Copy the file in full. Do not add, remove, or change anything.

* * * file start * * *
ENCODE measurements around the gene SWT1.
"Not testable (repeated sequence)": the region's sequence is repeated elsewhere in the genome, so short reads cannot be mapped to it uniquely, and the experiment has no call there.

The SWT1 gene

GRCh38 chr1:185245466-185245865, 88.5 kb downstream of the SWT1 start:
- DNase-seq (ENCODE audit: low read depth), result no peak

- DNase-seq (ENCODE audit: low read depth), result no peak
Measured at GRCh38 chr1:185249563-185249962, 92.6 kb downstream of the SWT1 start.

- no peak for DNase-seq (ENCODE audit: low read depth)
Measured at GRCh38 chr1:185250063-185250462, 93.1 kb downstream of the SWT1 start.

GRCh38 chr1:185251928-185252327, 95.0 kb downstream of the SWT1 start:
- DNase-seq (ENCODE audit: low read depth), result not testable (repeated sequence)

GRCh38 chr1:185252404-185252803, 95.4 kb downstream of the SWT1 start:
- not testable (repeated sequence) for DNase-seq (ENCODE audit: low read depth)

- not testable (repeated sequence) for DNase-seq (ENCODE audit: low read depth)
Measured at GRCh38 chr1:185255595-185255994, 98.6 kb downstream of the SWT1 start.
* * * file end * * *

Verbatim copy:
ENCODE measurements around the gene SWT1.
"Not testable (repeated sequence)": the region's sequence is repeated elsewhere in the genome, so short reads cannot be mapped to it uniquely, and the experiment has no call there.

The SWT1 gene

GRCh38 chr1:185245466-185245865, 88.5 kb downstream of the SWT1 start:
- DNase-seq (ENCODE audit: low read depth), result no peak

- DNase-seq (ENCODE audit: low read depth), result no peak
Measured at GRCh38 chr1:185249563-185249962, 92.6 kb downstream of the SWT1 start.

- no peak for DNase-seq (ENCODE audit: low read depth)
Measured at GRCh38 chr1:185250063-185250462, 93.1 kb downstream of the SWT1 start.

GRCh38 chr1:185251928-185252327, 95.0 kb downstream of the SWT1 start:
- DNase-seq (ENCODE audit: low read depth), result not testable (repeated sequence)

GRCh38 chr1:185252404-185252803, 95.4 kb downstream of the SWT1 start:
- not testable (repeated sequence) for DNase-seq (ENCODE audit: low read depth)

- not testable (repeated sequence) for DNase-seq (ENCODE audit: low read depth)
Measured at GRCh38 chr1:185255595-185255994, 98.6 kb downstream of the SWT1 start.